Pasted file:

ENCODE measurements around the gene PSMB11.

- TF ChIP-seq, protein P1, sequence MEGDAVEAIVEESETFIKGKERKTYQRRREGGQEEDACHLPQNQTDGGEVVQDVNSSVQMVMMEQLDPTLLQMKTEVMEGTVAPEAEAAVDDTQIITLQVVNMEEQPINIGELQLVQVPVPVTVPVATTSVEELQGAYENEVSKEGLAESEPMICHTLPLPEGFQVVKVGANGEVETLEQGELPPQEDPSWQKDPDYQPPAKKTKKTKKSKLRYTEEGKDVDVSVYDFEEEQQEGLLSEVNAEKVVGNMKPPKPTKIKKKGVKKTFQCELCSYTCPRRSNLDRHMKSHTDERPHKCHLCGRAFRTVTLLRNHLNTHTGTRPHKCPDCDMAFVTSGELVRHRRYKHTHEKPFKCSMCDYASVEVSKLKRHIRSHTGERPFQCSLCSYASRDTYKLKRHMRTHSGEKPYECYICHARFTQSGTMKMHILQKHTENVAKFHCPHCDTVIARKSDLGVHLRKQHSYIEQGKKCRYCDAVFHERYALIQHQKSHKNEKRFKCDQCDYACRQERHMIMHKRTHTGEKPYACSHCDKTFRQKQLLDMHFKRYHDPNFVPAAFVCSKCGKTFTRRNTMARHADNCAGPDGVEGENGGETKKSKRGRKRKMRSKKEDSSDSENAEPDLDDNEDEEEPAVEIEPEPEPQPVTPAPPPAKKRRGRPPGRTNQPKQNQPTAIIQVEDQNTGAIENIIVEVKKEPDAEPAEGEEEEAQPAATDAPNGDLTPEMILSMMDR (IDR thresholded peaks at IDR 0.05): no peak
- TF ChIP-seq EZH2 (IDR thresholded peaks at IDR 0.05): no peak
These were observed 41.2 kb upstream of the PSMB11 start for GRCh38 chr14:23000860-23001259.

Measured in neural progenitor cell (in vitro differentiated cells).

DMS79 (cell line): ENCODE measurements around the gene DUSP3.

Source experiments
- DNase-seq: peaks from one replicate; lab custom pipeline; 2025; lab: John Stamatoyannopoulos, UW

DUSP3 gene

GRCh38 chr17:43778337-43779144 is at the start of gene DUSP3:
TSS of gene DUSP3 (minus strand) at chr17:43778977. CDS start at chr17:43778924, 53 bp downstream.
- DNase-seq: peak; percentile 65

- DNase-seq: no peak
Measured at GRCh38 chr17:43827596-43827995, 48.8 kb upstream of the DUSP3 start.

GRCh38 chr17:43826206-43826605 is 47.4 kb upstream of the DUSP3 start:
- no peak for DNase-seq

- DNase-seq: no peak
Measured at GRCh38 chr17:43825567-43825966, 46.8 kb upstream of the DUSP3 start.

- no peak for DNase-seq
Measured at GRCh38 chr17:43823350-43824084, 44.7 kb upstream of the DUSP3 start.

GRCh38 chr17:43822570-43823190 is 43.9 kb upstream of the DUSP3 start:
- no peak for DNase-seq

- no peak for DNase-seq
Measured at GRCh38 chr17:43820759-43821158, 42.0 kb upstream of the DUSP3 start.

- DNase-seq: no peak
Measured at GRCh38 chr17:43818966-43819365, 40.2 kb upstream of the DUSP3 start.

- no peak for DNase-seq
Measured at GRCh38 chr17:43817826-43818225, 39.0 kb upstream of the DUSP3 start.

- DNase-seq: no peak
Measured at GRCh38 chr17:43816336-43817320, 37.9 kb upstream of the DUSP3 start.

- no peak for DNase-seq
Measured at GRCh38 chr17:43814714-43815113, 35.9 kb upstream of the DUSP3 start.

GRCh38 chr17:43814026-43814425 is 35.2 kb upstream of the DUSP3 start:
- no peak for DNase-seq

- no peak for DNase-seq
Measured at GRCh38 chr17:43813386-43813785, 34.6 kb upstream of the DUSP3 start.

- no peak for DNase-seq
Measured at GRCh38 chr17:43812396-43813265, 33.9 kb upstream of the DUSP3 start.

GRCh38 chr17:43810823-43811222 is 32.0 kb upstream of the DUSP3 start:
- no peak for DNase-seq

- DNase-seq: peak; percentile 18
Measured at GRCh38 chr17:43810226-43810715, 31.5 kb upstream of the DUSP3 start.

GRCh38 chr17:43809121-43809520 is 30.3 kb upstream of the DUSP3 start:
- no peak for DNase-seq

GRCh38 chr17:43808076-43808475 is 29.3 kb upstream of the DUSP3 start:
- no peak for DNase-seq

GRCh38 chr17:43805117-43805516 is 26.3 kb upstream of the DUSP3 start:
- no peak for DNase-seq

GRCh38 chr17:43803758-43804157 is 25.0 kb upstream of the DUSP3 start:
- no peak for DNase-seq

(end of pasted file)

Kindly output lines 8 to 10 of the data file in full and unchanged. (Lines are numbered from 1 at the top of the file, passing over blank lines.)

- DNase-seq: peaks from one replicate; lab custom pipeline; 2025; lab: John Stamatoyannopoulos, UW

DUSP3 gene

GRCh38 chr17:43778337-43779144 is at the start of gene DUSP3: